This report relates to the SIU’s investigation into serious injuries sustained by a 63-year-old male (the “Complainant”).

The Investigation

Notification of the SIU

On April 3, 2019, at 4:45 p.m., the Ontario Provincial Police (OPP) Northeast Region notified the SIU of the serious injury sustained by the Complainant as a result of a collision with an OPP cruiser 20 minutes prior.

The OPP reported that at 4:25 p.m., on April 3, 2019, a marked OPP cruiser en route to a low priority call on Highway 101 broadsided a snowmobile operated by the Complainant. The Complainant was attempting to cross Highway 101 at the time. He suffered several fractures to his left leg requiring surgeries.

The Team

Number of SIU Investigators assigned: 2
 
On April 4, 2019, two SIU investigators initiated an investigation in Sault Ste. Marie where the Complainant had been transferred for surgery. Various materials and documents were requested and later received from the OPP Wawa Detachment and police designations were issued. The Complainant was interviewed later that day and his medical records were obtained with his consent. The Complainant’s wife was contacted by the SIU and supplied background information.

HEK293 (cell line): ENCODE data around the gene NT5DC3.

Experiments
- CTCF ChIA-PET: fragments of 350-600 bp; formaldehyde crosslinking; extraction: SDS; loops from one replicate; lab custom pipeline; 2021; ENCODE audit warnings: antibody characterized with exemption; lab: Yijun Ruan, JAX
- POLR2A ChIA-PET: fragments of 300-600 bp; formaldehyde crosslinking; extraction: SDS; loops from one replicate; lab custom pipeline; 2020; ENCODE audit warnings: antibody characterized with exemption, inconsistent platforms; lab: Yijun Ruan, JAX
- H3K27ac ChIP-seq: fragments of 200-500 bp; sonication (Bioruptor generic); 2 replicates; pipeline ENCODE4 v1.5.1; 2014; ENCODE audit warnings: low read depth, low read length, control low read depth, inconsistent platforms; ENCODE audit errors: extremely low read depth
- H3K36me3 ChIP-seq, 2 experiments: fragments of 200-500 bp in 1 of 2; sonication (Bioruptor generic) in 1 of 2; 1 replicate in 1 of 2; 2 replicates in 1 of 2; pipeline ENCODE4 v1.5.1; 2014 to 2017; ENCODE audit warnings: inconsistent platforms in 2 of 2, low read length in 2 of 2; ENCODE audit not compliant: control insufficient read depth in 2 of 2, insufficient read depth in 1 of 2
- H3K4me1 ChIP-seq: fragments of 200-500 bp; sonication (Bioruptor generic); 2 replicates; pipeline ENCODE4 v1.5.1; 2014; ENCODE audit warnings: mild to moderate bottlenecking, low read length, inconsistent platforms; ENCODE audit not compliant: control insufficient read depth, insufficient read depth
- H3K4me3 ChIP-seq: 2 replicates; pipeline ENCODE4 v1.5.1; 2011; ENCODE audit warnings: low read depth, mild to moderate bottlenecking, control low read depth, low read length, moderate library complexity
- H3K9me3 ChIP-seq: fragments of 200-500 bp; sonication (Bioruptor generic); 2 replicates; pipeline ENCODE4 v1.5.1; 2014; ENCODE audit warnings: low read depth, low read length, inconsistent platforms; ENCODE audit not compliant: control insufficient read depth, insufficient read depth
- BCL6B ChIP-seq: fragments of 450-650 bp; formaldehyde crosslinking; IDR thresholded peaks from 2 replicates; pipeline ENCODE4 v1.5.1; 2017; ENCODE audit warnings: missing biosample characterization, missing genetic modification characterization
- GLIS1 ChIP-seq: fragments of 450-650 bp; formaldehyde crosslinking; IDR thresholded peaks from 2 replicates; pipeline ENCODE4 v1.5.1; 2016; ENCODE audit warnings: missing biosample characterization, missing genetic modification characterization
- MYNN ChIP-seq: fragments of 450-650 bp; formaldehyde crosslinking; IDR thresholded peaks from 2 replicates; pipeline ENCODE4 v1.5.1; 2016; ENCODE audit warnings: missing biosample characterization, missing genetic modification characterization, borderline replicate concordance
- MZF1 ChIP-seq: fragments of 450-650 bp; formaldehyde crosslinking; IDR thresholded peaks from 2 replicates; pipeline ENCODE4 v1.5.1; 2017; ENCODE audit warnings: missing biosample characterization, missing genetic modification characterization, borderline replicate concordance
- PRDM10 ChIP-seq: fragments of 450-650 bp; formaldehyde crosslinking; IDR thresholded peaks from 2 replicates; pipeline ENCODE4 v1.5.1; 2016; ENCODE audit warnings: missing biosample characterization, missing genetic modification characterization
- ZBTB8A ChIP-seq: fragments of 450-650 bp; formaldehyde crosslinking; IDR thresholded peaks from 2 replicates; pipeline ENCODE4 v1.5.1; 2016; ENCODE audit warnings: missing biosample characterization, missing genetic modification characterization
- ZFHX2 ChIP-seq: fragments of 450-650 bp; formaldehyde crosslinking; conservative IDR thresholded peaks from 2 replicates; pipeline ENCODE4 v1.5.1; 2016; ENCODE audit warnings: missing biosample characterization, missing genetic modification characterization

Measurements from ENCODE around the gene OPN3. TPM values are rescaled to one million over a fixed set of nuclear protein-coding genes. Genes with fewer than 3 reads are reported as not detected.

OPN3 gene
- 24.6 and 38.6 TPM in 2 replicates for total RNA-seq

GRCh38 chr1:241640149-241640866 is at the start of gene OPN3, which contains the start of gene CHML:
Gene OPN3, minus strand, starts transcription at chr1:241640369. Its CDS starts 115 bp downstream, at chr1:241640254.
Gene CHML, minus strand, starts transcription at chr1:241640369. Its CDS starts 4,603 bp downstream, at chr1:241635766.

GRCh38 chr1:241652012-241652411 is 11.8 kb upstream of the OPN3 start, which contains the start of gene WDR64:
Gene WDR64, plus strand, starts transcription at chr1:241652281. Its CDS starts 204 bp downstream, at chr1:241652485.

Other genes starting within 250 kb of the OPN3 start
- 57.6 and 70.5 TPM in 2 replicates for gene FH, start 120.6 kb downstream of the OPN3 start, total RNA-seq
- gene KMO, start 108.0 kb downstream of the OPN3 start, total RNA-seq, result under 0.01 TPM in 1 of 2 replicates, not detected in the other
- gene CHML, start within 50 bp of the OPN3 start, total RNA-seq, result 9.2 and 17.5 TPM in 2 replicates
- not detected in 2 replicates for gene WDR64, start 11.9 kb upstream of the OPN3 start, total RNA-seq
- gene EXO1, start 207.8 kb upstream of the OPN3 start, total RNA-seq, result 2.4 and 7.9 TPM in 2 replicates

Complainant:

63-year-old male interviewed, medical records obtained and reviewed


Civilian Witnesses

CW #1 Not interviewed (Next-of-Kin)
CW #2 Interviewed
CW #3 Interviewed 

Witness Officers

WO Interviewed


Subject Officers

SO Declined interview and to provide notes, as is the subject officer’s legal right


Evidence

Forensic Evidence


Global Positioning System (GPS) Data